Black-eyed peas are said to bring good luck when eaten on New Years’ Day, but don’t wait that long! Put them to work in the garden for better growing all year.
Green manures are crops that are cut and either dug back into the soil or allowed to decompose on top of the soil, before they go to seed. Cowpeas will keep adding nitrogen to the soil right up until they start producing baby cowpeas of their own. Then, that nitrogen is absorbed by the plant and put to use. The nice thing about edible cover crops is that, even if you miss the mark and the plant goes to seed, you still get food!
Cover crops are grown for several reasons. They prevent erosion, add organic matter and nitrogen to the soil, reduce weeds and deter some soil borne pests.
Cowpeas are drought tolerant, germinate rapidly, and don’t seem to be bothered by heavy clay soil. In fact, these garden workhorses can be used to break up compacted soil with little to no effort on your part! While these beans prefer sun, they can also be incorporated into shade gardens. Fusarium wilt, aphids, weevils, and pod borers are the most common pests.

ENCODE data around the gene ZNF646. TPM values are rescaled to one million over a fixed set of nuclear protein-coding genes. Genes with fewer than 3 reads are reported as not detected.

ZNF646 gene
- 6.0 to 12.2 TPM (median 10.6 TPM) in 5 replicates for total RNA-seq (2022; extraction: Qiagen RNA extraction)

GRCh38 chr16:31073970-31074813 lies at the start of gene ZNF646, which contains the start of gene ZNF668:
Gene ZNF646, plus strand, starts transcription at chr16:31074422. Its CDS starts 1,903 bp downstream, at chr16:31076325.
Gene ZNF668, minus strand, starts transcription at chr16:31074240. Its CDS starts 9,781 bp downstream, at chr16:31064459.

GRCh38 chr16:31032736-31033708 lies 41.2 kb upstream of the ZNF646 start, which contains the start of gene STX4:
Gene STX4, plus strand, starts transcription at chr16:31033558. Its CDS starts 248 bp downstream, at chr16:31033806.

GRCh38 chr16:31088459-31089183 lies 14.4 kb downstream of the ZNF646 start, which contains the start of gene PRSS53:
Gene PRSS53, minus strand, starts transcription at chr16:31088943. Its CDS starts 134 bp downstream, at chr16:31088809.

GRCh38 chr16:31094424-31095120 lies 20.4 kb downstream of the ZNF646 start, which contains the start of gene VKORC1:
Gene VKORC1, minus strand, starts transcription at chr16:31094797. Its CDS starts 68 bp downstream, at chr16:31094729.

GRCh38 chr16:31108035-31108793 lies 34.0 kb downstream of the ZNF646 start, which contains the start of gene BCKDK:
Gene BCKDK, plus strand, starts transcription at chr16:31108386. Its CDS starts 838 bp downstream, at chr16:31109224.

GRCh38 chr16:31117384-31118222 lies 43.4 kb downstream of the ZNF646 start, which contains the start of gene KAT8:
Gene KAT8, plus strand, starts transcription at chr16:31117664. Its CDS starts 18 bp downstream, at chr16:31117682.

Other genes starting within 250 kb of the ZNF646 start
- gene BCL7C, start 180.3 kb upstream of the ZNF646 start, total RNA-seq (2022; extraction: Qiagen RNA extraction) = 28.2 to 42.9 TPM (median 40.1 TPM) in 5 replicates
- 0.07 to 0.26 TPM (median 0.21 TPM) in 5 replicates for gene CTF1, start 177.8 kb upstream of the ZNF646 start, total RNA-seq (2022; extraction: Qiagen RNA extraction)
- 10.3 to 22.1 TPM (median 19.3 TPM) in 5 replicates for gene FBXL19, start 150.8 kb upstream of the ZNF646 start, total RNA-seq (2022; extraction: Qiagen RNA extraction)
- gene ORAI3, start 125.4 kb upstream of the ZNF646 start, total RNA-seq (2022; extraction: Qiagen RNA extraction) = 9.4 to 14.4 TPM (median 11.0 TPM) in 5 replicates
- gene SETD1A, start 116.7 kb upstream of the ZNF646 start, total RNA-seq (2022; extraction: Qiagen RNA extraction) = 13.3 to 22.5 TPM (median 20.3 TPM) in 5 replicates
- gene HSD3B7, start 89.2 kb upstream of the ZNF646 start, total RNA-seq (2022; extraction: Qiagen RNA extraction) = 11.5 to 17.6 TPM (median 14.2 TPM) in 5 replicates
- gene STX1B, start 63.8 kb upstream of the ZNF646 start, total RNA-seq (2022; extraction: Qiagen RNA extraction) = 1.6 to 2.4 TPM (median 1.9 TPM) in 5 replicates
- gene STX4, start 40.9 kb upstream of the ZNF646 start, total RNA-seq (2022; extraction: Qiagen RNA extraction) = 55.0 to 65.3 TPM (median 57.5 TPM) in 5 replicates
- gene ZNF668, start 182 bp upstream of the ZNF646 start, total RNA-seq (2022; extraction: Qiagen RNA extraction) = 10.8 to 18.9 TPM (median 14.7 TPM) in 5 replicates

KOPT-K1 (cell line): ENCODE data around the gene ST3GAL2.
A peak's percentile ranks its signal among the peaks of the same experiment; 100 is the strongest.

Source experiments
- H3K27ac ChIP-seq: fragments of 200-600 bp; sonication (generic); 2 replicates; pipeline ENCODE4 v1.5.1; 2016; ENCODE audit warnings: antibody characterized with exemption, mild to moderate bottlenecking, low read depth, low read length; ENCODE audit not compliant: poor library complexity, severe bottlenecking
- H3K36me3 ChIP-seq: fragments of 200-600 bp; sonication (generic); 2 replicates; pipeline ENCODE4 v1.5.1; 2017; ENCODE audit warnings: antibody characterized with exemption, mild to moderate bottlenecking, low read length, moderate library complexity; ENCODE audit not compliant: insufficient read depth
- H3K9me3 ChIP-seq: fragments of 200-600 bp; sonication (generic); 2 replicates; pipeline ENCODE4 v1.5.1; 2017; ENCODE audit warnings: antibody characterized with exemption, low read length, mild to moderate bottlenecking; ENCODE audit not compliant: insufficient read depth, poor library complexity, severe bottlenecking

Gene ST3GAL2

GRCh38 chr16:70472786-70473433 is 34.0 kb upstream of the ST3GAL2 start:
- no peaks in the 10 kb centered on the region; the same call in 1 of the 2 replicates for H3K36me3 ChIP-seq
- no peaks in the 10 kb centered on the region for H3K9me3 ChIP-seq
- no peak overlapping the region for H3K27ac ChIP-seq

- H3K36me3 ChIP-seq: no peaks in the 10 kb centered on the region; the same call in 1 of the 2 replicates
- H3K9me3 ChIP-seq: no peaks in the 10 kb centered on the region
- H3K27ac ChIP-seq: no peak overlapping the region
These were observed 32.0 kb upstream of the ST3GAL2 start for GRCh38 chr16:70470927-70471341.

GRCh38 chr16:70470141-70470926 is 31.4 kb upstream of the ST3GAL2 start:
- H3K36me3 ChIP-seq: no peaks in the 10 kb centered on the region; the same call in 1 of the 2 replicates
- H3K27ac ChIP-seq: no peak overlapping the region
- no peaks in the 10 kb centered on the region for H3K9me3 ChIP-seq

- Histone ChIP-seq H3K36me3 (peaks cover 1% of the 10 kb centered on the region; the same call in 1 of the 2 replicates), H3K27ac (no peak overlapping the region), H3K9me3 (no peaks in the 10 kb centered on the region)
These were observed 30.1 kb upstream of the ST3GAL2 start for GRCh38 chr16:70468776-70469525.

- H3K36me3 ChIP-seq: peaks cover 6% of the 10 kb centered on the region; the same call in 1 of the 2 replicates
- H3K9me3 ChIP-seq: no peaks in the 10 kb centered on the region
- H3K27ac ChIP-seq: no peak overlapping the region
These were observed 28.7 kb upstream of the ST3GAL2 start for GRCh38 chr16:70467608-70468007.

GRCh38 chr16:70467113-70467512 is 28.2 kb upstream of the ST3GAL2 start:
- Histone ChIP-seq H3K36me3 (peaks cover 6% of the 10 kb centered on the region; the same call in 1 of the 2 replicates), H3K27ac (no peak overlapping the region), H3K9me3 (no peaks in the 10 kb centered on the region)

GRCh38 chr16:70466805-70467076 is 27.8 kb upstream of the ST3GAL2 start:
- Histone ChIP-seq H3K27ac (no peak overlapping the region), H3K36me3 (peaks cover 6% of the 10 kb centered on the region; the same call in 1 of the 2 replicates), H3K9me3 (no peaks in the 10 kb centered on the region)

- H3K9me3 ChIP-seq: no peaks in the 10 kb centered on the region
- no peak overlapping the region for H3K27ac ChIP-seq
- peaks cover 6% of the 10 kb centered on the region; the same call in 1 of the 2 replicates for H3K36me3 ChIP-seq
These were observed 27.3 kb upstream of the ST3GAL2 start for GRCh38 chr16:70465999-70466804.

Beans have long been used in companion planting or intercropping. Native Americans used the Three Sisters method of growing beans, squash and corn together. The squash shaded the ground, the beans climbed the corn and the corn soared skyward with the shaded ground and nitrogen-rich soil.
How to grow cowpeas
If you have areas of compacted or bare soil, it is simple enough to poke holes in the soil and drop in a cowpea. Cowpeas are not particular. The hole can be 1-4 inches deep. Plants should be spaced 2 to 3 inches apart and protected from birds until they sprout, which can happen in as little as 4 days!
If you are feeling particularly creative or ambitious, you can plant cowpeas into patterns around trees, walkways, or other landscape features. As the plants come up, they will add a new texture to the garden, along with improving the soil structure and nutrient content!
I hope this information inspires you to grow more of your own food. You can ask your garden questions on my Home page.